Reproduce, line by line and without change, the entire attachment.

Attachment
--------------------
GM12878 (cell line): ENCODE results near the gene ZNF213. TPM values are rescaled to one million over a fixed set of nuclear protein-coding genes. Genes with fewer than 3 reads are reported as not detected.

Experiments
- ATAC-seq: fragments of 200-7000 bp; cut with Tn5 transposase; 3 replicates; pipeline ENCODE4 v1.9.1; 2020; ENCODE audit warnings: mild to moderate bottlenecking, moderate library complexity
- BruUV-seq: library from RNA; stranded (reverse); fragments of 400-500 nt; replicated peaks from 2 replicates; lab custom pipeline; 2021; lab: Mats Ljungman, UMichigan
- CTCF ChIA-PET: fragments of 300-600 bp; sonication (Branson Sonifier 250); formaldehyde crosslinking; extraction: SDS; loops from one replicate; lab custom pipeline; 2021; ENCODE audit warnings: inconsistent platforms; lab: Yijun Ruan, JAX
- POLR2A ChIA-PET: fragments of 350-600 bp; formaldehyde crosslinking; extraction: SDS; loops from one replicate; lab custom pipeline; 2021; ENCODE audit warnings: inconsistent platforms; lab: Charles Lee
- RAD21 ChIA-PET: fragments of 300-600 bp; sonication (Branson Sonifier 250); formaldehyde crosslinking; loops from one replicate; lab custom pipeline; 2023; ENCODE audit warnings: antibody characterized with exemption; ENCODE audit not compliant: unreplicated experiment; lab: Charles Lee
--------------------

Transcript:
GM12878 (cell line): ENCODE results near the gene ZNF213. TPM values are rescaled to one million over a fixed set of nuclear protein-coding genes. Genes with fewer than 3 reads are reported as not detected.

Experiments
- ATAC-seq: fragments of 200-7000 bp; cut with Tn5 transposase; 3 replicates; pipeline ENCODE4 v1.9.1; 2020; ENCODE audit warnings: mild to moderate bottlenecking, moderate library complexity
- BruUV-seq: library from RNA; stranded (reverse); fragments of 400-500 nt; replicated peaks from 2 replicates; lab custom pipeline; 2021; lab: Mats Ljungman, UMichigan
- CTCF ChIA-PET: fragments of 300-600 bp; sonication (Branson Sonifier 250); formaldehyde crosslinking; extraction: SDS; loops from one replicate; lab custom pipeline; 2021; ENCODE audit warnings: inconsistent platforms; lab: Yijun Ruan, JAX
- POLR2A ChIA-PET: fragments of 350-600 bp; formaldehyde crosslinking; extraction: SDS; loops from one replicate; lab custom pipeline; 2021; ENCODE audit warnings: inconsistent platforms; lab: Charles Lee
- RAD21 ChIA-PET: fragments of 300-600 bp; sonication (Branson Sonifier 250); formaldehyde crosslinking; loops from one replicate; lab custom pipeline; 2023; ENCODE audit warnings: antibody characterized with exemption; ENCODE audit not compliant: unreplicated experiment; lab: Charles Lee